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A Hole in the Sky: Ozone Depletion - Montreal Protocol Science

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Article 6 of the Montreal Protocol requires that the ratifying nations base their decision-making on scientific information assessed and presented by an international panel of ozone experts. This panel includes the World Meteorological Organization (WMO), the United Nations Environment Programme (UNEP), the European Commission, and two U.S. organizations—the National Oceanic and Atmospheric Administration (NOAA) and the National Aeronautics and Space Administration (NASA).

In March 2003 the WMO published the panel's latest findings in Scientific Assessment of Ozone Depletion: 2002. This is the fifth scientific assessment of the world's ozone condition. Previous assessments were published in 1989, 1991, 1994, and 1998. The reports are based on analysis of data collected from satellites, aircraft, balloons, and ground-based instruments and the results of laboratory investigations and computer modeling.

The scientific assessment published in 2003 presents the following major findings:

  • For the period 1997–2001 Earth's average stratospheric ozone concentration was approximately 3 percent less than the concentration measured prior to 1980 (the baseline condition).
  • Ozone loss has occurred primarily at Earth's poles and over mid-latitude regions of the Northern and Southern hemispheres. No statistically significant ozone loss has been recorded over tropical regions near Earth's equator.
  • Ozone depletion over the Southern hemisphere occurs year-round. Depletion over the Northern hemisphere is more seasonal, worsening during winter and spring months. Ozone depletion over Antarctica (the "ozone hole") has historically been a springtime phenomenon. However, data collected in recent years show that the ozone hole is persisting for a longer time each year, not disappearing until early summer.
  • Ozone concentrations measured over Antarctica during occurrences of the ozone hole consistently average 40–50 percent less than concentrations measured prior to 1980.
  • The average size of the Antarctic ozone hole increased during the 1980s and 1990s. Although the growth rate was slower during the 1990s than it was during the 1980s, scientists are not sure yet that the size of the hole has reached a maximum.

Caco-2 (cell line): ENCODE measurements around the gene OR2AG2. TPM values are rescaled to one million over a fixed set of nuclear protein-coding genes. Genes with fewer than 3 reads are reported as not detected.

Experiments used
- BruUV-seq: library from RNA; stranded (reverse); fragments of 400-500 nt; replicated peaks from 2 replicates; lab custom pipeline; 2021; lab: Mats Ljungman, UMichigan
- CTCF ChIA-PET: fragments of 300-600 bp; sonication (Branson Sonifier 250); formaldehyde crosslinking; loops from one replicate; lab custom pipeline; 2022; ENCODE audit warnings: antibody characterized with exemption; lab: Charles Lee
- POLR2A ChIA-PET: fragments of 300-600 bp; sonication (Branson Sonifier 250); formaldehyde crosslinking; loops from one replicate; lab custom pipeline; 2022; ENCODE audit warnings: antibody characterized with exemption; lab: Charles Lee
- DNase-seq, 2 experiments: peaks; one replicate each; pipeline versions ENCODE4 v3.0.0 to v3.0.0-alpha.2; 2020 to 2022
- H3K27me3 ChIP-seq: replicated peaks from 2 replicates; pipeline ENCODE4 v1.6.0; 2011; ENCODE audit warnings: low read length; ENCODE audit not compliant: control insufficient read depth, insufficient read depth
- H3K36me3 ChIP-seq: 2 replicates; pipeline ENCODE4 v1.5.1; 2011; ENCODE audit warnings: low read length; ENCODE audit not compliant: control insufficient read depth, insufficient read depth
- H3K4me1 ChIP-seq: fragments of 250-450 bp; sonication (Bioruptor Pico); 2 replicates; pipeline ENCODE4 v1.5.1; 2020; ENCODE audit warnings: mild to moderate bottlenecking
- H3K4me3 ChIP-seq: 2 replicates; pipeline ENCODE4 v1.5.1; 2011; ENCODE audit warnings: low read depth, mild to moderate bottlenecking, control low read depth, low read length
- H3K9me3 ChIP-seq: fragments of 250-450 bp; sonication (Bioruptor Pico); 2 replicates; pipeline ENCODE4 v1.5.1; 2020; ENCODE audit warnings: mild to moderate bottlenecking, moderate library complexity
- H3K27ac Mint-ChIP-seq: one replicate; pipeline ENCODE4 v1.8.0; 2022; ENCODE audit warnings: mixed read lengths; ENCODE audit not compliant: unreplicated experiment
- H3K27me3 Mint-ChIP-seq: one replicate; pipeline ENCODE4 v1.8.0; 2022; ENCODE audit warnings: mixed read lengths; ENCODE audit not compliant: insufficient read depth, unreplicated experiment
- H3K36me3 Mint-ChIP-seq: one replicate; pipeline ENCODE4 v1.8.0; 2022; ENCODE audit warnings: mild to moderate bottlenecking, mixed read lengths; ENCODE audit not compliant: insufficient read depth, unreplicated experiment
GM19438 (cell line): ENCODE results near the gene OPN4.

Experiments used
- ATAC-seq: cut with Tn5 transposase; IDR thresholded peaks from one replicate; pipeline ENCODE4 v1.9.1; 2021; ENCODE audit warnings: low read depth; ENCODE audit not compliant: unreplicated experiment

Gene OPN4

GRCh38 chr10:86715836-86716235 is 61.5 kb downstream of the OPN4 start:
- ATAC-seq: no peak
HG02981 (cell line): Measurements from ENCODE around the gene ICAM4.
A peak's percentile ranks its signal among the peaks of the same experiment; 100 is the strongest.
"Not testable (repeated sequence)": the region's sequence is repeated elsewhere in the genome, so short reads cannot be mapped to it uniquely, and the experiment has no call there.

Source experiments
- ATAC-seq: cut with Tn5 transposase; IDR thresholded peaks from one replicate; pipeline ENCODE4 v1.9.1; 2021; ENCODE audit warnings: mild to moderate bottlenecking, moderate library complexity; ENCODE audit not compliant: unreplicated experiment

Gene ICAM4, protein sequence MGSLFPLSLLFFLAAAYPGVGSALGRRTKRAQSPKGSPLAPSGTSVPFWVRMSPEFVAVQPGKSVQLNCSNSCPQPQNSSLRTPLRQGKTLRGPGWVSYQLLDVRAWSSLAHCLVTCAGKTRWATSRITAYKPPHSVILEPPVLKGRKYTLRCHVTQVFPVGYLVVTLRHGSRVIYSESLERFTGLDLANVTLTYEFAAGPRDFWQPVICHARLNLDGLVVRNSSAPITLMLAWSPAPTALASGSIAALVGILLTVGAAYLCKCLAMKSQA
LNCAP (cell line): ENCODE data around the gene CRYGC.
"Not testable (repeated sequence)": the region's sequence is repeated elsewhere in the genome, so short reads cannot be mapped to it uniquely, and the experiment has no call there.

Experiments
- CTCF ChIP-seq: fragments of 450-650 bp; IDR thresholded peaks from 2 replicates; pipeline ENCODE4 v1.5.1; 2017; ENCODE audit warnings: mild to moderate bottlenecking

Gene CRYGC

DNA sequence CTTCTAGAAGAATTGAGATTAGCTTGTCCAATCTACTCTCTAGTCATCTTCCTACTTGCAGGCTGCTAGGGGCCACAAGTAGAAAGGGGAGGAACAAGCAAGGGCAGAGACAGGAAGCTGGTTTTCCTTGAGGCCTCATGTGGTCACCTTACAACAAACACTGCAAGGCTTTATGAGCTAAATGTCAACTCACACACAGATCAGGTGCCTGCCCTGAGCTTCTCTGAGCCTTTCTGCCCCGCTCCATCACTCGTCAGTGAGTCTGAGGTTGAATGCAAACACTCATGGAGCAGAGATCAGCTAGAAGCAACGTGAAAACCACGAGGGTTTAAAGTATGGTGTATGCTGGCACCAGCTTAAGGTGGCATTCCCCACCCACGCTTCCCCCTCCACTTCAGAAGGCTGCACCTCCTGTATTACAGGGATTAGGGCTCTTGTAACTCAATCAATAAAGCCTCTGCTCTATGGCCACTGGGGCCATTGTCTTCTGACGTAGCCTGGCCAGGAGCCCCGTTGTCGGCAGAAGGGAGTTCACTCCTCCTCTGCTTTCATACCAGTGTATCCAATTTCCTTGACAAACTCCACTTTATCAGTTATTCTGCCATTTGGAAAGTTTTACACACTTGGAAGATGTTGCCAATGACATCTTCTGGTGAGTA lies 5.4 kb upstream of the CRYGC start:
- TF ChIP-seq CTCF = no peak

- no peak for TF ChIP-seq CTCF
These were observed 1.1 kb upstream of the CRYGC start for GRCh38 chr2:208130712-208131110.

• Ozone depletion has been recorded at certain times over the North Pole during the last decade. However, scientists do not believe that an Arctic ozone hole that returns on a regular basis is likely to form due to the highly variable meteorological conditions at the North Pole.
  • Measurements taken at various sites around the world indicate an increase of 6–14 percent in the amount of ultraviolet radiation reaching the ground since the early 1980s. However, lack of long-term data and an abundance of other factors besides ozone that affect UV levels (such as cloudiness) make it difficult to determine the statistical significance of the recorded UV increases.
  • The total concentration of ozone-depleting chemicals in the troposphere (lower atmosphere) has declined since peaking in 1992–1994. Chlorine concentrations measured in 2000 were 5 percent lower than those recorded in 1992–1994. Bromine concentrations increased by 3 percent per year over the same time period. The increase in bromine is blamed on halon emissions. Atmospheric concentrations of methyl chloroform have declined significantly. CFC-11 and CFC-113 concentrations are also decreasing. CFC-12 concentrations continue to increase, although at a slower rate each year than in previous decades.
  • Continued reductions in ozone-depleting chemicals in the stratosphere should lead to complete recovery of Earth's ozone layer during the twenty-first century. Computer models suggest that falling atmospheric ozone concentrations should level off by the year 2012 and then begin to increase to their normal levels. The annual occurrence of the Antarctic ozone hole is expected to cease by the year 2050.
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